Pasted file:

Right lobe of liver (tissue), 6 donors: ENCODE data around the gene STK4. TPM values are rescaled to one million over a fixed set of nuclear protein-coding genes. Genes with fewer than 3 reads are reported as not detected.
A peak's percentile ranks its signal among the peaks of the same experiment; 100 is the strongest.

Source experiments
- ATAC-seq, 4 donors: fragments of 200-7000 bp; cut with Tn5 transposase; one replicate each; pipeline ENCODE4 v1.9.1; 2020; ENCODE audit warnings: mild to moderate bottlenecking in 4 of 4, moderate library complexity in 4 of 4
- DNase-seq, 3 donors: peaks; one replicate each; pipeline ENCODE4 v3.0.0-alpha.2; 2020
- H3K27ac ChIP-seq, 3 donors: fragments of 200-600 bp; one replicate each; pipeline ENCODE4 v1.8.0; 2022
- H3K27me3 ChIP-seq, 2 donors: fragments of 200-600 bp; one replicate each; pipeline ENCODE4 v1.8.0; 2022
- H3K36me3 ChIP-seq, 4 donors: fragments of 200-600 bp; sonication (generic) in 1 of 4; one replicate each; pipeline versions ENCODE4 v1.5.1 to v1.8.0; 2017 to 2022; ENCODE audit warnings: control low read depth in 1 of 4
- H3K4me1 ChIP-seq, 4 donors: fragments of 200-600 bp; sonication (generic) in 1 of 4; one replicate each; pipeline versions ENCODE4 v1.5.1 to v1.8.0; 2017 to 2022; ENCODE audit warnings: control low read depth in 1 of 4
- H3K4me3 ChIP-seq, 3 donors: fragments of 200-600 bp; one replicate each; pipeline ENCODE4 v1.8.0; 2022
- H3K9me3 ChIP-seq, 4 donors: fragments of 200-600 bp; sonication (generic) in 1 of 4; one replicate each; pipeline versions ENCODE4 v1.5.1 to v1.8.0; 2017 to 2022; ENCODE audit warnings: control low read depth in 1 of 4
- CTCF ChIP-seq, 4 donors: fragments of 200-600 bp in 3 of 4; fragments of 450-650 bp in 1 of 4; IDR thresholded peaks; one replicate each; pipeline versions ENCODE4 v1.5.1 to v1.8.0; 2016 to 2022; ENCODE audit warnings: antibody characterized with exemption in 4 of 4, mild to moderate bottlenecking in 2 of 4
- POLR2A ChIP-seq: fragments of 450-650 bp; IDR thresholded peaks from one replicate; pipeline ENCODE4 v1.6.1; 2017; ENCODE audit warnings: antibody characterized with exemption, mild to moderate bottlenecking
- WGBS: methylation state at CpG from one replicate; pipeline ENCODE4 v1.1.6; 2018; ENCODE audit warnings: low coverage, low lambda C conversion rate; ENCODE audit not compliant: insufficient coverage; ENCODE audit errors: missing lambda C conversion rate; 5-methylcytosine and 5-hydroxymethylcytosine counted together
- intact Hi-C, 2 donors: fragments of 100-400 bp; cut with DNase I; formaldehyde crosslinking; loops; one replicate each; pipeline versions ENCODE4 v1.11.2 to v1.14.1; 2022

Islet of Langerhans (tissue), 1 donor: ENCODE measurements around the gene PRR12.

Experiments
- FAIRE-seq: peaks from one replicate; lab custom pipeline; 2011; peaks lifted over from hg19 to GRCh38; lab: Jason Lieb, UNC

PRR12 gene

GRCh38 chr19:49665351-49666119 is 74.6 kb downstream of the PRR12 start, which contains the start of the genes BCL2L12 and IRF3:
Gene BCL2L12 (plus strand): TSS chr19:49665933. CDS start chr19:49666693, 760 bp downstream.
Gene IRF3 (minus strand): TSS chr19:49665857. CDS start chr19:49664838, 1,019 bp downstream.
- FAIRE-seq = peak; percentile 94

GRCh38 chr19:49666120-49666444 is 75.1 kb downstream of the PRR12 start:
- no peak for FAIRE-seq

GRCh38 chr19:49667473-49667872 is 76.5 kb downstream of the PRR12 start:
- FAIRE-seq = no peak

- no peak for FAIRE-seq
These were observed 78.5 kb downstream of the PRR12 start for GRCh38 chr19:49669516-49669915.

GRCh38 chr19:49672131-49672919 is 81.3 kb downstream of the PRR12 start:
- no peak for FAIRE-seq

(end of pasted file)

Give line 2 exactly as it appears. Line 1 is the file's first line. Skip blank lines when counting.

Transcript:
A peak's percentile ranks its signal among the peaks of the same experiment; 100 is the strongest.